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Royal Navy Tests Its Largest Ever Drone From Aircraft Carrier

The Royal Navy has launched and recovered its largest uncrewed aircraft on an aircraft carrier, heralding “the next generation of UK naval air power.”

A remotely-operated Mojave drone took off and landed on board HMS Prince of Wales off the US East Coast, demonstrating the teaming potential of manned and unmanned aircraft.

Europe’s First 

It was the first time an uncrewed aircraft of Mojave’s size operated from an aircraft carrier outside of the US, the service stated.

“The Mojave trial is a European first – the first time that a remotely piloted air system of this size has operated to and from an aircraft carrier outside of the United States,” Royal Navy Director Develop Rear Admiral James Parkin said.

“The success of this trial heralds a new dawn in how we conduct maritime aviation and is another exciting step in the evolution of the Royal Navy’s carrier strike group into a mixed crewed and uncrewed fighting force.”

Mojave drone
Delegates arrive on HMS Prince of Wales. Image: Crown copyright

Mojave Drone

The General Atomics drone is much bigger than the uncrewed aircraft the service has previously operated from its ship, such as the hand-launched Puma and the new Peregrine helicopter.

Weighing over 1.5 tons fully loaded, the 9-meter-long (29.5 feet) aerial platform has a wingspan of 17 meters (56 feet), six meters wider than an F-35B fighter.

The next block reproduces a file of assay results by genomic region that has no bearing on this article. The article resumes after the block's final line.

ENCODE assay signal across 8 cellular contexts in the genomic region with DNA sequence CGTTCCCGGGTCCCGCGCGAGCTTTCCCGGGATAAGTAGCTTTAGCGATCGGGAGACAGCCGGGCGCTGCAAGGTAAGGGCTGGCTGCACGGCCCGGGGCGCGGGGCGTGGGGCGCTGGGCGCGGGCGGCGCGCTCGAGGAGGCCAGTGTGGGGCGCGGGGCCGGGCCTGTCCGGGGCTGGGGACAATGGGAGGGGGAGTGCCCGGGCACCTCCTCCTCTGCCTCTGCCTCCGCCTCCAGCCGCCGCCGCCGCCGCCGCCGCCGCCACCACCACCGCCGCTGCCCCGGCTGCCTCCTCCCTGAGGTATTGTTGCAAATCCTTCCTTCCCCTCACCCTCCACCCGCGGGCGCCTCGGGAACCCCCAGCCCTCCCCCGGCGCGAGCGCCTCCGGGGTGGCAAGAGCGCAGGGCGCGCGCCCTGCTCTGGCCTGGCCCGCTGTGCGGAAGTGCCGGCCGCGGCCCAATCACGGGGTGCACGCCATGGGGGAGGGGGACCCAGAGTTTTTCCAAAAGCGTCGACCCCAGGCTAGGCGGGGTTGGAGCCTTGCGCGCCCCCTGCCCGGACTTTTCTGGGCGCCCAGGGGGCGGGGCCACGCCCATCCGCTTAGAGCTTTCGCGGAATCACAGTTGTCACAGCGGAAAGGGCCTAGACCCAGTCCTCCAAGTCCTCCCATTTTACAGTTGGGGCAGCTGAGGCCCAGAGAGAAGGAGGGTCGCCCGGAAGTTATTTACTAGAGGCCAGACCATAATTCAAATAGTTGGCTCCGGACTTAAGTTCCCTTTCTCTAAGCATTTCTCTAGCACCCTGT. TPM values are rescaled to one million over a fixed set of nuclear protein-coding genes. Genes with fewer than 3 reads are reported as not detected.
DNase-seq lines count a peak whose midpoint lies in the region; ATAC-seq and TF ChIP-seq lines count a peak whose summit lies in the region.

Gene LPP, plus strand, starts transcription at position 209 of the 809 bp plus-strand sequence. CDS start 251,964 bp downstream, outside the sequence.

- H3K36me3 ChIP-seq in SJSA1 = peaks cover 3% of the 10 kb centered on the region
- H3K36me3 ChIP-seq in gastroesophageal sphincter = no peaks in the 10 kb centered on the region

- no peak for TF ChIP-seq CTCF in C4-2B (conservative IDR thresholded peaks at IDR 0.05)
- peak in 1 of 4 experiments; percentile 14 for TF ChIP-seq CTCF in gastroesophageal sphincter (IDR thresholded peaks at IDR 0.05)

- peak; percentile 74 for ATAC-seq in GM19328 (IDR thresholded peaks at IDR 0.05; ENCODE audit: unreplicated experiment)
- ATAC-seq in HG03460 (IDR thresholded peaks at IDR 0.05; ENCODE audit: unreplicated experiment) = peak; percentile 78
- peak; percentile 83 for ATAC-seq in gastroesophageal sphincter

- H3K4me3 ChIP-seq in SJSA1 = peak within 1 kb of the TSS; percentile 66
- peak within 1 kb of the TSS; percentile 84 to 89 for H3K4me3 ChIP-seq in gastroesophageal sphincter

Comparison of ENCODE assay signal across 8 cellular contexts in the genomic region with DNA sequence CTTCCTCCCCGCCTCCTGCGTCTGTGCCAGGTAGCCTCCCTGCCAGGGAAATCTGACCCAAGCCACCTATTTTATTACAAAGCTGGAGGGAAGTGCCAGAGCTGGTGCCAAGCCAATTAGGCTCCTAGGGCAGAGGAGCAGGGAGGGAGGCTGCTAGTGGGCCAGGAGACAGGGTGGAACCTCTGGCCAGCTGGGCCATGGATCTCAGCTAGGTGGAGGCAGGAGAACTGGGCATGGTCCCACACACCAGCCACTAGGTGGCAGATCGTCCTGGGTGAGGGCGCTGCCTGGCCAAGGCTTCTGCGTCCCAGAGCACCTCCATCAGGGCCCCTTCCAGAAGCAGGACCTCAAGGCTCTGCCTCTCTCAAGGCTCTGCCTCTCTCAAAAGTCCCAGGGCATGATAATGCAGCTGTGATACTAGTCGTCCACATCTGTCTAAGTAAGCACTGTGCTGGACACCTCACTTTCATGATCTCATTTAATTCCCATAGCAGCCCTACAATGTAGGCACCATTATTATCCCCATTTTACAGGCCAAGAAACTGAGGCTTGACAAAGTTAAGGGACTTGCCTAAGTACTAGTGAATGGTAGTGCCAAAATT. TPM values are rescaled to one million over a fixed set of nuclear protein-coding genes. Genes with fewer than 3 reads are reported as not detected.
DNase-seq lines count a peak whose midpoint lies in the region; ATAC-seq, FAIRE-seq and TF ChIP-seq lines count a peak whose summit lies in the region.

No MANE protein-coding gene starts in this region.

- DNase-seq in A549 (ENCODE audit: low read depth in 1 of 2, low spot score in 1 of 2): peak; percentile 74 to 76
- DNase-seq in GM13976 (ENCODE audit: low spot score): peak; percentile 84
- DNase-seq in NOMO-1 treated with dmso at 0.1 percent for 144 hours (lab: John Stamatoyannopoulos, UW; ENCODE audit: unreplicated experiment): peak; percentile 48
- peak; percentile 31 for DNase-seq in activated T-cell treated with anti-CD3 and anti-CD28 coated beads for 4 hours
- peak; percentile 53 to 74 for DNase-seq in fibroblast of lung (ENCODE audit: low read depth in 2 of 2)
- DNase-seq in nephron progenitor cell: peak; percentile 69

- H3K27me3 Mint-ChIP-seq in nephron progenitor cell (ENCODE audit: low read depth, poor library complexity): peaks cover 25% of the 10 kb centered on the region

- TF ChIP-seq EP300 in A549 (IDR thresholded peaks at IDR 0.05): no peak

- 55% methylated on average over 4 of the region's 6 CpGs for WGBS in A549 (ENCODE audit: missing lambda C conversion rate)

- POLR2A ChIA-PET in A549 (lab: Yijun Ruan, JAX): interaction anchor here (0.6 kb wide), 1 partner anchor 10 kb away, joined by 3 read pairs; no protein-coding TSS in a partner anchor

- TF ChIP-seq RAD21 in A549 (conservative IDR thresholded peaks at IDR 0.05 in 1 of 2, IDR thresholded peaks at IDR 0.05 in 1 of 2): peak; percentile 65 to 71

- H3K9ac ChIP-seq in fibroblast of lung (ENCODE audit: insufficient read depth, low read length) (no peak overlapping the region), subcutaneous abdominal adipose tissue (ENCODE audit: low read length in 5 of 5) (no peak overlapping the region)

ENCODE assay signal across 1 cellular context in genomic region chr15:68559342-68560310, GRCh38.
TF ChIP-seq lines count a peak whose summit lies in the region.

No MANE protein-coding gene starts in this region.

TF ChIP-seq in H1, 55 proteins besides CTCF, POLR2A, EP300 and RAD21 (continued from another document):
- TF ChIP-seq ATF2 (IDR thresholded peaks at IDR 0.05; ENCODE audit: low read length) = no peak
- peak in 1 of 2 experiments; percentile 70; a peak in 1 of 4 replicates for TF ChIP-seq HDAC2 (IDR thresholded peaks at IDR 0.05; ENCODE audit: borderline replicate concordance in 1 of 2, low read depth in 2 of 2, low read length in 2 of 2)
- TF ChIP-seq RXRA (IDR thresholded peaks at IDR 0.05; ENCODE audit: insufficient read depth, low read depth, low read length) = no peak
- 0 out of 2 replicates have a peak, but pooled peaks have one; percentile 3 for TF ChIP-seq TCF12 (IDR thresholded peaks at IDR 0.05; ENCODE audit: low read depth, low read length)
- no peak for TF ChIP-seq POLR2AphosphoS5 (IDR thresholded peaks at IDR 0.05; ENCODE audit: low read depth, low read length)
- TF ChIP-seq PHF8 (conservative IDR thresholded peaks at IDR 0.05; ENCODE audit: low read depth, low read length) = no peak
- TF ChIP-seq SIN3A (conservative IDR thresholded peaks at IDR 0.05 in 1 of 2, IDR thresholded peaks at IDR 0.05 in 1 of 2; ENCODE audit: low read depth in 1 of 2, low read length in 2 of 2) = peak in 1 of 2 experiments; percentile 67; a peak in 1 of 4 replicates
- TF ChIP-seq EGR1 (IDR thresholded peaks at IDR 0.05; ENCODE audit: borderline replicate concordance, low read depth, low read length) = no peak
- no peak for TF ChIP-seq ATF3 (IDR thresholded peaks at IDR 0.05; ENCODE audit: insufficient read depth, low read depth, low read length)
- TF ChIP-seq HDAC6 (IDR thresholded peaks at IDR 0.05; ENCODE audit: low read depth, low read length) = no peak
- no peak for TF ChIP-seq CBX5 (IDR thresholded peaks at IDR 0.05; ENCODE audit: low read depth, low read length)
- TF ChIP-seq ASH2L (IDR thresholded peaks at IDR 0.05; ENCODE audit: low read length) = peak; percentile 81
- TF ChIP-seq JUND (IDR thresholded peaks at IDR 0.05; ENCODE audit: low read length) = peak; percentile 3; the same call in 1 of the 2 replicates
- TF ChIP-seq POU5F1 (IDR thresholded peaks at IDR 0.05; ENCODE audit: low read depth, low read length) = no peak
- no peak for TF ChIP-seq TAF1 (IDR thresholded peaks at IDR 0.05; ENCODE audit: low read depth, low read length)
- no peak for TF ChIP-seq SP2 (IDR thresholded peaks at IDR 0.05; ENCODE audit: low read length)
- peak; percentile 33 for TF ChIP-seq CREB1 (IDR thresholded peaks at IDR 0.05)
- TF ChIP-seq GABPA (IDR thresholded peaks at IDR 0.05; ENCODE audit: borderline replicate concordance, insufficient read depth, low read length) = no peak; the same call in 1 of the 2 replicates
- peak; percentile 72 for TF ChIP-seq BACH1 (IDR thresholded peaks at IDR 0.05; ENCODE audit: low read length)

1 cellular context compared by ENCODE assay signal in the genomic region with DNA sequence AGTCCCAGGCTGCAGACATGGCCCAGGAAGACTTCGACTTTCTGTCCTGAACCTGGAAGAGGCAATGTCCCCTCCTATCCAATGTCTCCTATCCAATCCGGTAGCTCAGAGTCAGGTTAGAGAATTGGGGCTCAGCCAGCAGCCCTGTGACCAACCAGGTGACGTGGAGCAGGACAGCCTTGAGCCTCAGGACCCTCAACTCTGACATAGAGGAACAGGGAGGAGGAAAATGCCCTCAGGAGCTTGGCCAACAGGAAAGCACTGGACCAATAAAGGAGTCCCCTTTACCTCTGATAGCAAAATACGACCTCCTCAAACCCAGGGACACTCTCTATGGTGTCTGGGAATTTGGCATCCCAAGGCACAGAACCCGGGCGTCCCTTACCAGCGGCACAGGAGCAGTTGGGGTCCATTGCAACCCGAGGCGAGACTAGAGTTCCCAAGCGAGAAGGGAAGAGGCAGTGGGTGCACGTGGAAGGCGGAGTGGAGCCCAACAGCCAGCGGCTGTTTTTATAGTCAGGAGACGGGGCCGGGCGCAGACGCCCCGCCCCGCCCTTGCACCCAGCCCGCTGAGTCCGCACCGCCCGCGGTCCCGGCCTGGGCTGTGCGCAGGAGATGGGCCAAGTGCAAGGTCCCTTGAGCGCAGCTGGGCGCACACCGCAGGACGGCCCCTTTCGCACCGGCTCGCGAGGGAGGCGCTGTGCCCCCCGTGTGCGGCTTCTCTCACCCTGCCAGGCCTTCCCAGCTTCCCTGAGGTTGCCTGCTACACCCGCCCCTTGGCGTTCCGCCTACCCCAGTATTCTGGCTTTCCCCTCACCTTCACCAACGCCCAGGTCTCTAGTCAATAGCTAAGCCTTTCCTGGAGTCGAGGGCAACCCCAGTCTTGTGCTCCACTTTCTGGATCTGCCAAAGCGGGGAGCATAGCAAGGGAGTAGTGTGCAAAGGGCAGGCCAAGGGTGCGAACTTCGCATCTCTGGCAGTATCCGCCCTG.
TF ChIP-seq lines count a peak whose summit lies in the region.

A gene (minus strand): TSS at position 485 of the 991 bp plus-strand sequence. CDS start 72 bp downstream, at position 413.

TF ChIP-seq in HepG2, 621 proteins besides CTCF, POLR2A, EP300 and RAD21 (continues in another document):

The MQ1C Gray Eagle variant is adapted for short take-off and landing and can perform long endurance missions at medium altitude.

Demonstration to Determine Future Scope

General Atomics was contracted for the trial, which will “determine the future scope to address a number of capability problem sets and will support future investment decisions,” the UK Ministry of Defence stated earlier this year.

It is part of an effort to further integrate drones into the service’s platforms, including plans to raise a second air wing on both aircraft carriers.

The Royal Navy’s Second Sea Lord, Vice Admiral Martin Connell, said embracing autonomy was “the next logical step to ensuring that the Royal Navy can continue to fight and win in an increasingly-complex operating environment.”

“With so many international partners interested in the results of these Mojave trials on board HMS Prince of Wales, I am delighted that we are taking the lead in such exciting and important work to unlock the longer-term potential of the aircraft carrier and push it deep into the 21st Century as a highly-potent striking capability,” he said.

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